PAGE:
Kistler brings to market the first wireless RCD (rotary cutting dynamometer) with a piezoelectric sensor. It allows for highly accurate measurements of cutting forces in various machining applications. Part of the measurement system is a new platform (software and hardware) which performs automated analyses that help to increase the efficiency of working processes. Test series, for instance, can be analyzed automatically by using a predefined analysis configuration for each channel. The analogue outputs and digital I/O will enable direct communication with machines and robots not only to monitor but also control processes in the future.
RCDs are used by universities, research centers and in tool and machine development but also for production monitoring to measure cutting forces – specifically in milling, drilling, grinding and super-finishing operations. In machining, part quality, tool life and production time depend on different factors: Dynamometers provide data which give valuable insights into wear mechanisms, material characteristics, or any machine or process abnormalities. The knowledge obtained from these measurements helps to improve product quality as well as the cost-effectiveness of cutting processes.
Especially in production monitoring, wireless solutions are often preferred since space in machines is limited and the installation of cables to connect the sensor can be difficult or may not be allowed. The wireless RCD from Kistler is the first of its kind equipped with a piezoelectric sensor and connected via wireless technology to the data acquisition device. It comes with four channel piezo crystals to measure torque as well as forces in all three directions (Fx, Fy and Fz). The low energy wireless technology connection has a range up to five meters to the receiver box depending on the conditions on site.
Higher accuracy with piezoelectric sensor
Piezoelectric sensors feature a large measuring range up to 20 kN with high resolution (<1N) and a high sensitivity. This allows users to employ the same sensor in a wide variety of applications from roughing down to finishing processes. The wireless RCD from Kistler has a 10 kHz sampling rate that allows to capture highly dynamic foot-prints of the measurement in applications with up to 16 000 RPM. Overall, piezoelectric sensors ensure more accurate measurements than other technologies, such as strain-gauge sensors, which have significant limitations especially when measuring small forces and high dynamic processes. Highly accurate measurements are not only important for research but also for production monitoring. The piezoelectric measurement technology can capture very small changes and deviations before they have a significant effect on product quality.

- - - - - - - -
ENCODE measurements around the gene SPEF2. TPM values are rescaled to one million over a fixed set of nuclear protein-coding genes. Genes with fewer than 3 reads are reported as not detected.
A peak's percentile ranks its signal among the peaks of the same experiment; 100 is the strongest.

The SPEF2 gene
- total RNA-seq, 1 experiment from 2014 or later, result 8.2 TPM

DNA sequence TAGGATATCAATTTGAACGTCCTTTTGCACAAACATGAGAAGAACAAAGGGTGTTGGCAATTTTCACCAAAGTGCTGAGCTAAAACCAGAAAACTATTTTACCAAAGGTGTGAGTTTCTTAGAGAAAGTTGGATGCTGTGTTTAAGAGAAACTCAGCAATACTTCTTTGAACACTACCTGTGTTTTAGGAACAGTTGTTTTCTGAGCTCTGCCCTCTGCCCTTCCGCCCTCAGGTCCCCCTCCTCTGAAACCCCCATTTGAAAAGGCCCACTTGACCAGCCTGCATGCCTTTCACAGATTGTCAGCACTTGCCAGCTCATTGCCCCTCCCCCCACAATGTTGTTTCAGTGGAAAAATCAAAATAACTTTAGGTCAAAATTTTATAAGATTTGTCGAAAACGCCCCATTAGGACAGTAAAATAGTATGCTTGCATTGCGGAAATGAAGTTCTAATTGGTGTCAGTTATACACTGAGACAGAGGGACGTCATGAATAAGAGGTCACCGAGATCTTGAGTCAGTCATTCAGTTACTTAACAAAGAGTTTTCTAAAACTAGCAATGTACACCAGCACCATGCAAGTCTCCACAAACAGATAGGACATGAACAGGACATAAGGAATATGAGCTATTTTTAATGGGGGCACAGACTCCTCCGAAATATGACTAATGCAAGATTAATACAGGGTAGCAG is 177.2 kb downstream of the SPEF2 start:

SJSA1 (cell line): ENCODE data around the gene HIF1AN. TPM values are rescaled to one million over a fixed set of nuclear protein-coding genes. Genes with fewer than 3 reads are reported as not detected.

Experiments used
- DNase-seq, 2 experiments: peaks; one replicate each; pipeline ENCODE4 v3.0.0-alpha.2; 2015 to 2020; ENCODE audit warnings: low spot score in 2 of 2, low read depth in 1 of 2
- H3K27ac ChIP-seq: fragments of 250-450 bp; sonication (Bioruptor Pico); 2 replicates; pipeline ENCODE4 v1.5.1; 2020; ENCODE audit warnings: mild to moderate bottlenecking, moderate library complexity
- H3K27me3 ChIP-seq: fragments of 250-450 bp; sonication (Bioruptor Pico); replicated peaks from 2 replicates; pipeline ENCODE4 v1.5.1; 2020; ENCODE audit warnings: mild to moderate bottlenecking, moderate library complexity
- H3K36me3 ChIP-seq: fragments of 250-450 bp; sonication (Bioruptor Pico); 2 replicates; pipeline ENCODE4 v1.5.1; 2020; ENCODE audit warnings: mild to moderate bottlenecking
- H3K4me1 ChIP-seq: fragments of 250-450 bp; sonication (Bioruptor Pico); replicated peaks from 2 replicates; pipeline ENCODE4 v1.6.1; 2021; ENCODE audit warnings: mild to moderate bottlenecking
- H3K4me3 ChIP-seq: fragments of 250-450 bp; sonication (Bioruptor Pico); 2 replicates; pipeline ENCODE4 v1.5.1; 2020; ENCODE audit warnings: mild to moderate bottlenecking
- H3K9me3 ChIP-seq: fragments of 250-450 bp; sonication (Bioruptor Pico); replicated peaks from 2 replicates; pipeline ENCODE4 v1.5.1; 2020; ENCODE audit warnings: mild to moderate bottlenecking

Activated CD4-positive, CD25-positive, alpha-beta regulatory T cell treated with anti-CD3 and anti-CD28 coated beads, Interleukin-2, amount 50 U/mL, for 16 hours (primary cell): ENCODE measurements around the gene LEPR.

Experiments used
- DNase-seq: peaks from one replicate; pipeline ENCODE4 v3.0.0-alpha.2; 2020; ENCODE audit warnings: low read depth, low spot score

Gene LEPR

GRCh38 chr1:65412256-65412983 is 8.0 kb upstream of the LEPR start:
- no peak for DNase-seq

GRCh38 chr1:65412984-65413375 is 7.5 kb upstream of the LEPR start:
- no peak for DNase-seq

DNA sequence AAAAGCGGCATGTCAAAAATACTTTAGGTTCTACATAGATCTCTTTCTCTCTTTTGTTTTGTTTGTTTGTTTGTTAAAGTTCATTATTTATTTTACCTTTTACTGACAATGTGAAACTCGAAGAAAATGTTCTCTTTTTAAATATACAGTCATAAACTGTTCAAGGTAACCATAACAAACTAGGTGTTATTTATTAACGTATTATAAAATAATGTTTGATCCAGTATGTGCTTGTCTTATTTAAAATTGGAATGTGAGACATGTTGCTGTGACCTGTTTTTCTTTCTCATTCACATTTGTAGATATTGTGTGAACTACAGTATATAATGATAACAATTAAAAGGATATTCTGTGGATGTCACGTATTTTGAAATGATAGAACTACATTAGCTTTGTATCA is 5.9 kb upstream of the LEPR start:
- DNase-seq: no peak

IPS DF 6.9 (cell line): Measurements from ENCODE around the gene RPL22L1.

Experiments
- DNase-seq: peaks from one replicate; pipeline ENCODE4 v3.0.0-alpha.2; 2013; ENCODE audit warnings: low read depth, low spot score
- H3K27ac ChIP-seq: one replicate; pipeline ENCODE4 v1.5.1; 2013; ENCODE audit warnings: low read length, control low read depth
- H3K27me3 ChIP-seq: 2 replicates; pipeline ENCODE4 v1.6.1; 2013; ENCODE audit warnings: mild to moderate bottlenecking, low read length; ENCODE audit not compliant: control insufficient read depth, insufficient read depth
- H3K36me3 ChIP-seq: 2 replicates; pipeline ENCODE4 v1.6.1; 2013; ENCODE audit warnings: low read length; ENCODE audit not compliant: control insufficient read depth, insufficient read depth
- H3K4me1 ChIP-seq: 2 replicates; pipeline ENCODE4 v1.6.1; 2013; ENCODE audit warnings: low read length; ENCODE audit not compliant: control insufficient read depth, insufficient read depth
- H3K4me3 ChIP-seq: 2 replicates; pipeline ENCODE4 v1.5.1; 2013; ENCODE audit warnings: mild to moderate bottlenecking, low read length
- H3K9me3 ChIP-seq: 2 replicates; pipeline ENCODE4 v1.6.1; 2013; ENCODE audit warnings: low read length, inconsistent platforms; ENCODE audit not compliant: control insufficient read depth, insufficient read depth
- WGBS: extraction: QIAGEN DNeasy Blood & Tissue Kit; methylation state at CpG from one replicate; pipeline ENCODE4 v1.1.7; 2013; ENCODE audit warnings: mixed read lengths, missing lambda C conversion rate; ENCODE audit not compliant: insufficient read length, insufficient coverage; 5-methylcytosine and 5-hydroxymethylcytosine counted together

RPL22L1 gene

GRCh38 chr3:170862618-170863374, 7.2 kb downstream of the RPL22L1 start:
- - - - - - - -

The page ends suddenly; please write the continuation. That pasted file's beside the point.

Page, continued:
Automated process analysis thanks to new software & hardware platform PTS
The new PTS (Piezo Tool System) software accompanying the wireless RCD automatically acquires and analyzes machining data while the machine is running. Users gain optimal insights into the condition of the cutting tool as the software provides automatic signal trend analysis. In the future, the system will also be able to communicate directly with the machine’s control unit to initiate, for instance, automated tool changes at just the right moment. This leads to less machine downtime, better cost effectiveness and reduced maintenance efforts. Additionally, the PTS platform automates data acquisition, analysis and registration. This will especially improve the efficiency of testing in laboratories and research centers.
Related Glossary Terms
Cone-shaped pins that support a workpiece by one or two ends during machining. The centers fit into holes drilled in the workpiece ends. Centers that turn with the workpiece are called “live” centers; those that do not are called “dead” centers.
- gang cutting ( milling)
gang cutting ( milling)
Machining with several cutters mounted on a single arbor, generally for simultaneous cutting.
Machining operation in which material is removed from the workpiece by a powered abrasive wheel, stone, belt, paste, sheet, compound, slurry, etc. Takes various forms: surface grinding (creates flat and/or squared surfaces); cylindrical grinding (for external cylindrical and tapered shapes, fillets, undercuts, etc.); centerless grinding; chamfering; thread and form grinding; tool and cutter grinding; offhand grinding; lapping and polishing (grinding with extremely fine grits to create ultrasmooth surfaces); honing; and disc grinding.
Machining operation in which metal or other material is removed by applying power to a rotating cutter. In vertical milling, the cutting tool is mounted vertically on the spindle. In horizontal milling, the cutting tool is mounted horizontally, either directly on the spindle or on an arbor. Horizontal milling is further broken down into conventional milling, where the cutter rotates opposite the direction of feed, or “up” into the workpiece; and climb milling, where the cutter rotates in the direction of feed, or “down” into the workpiece. Milling operations include plane or surface milling, endmilling, facemilling, angle milling, form milling and profiling.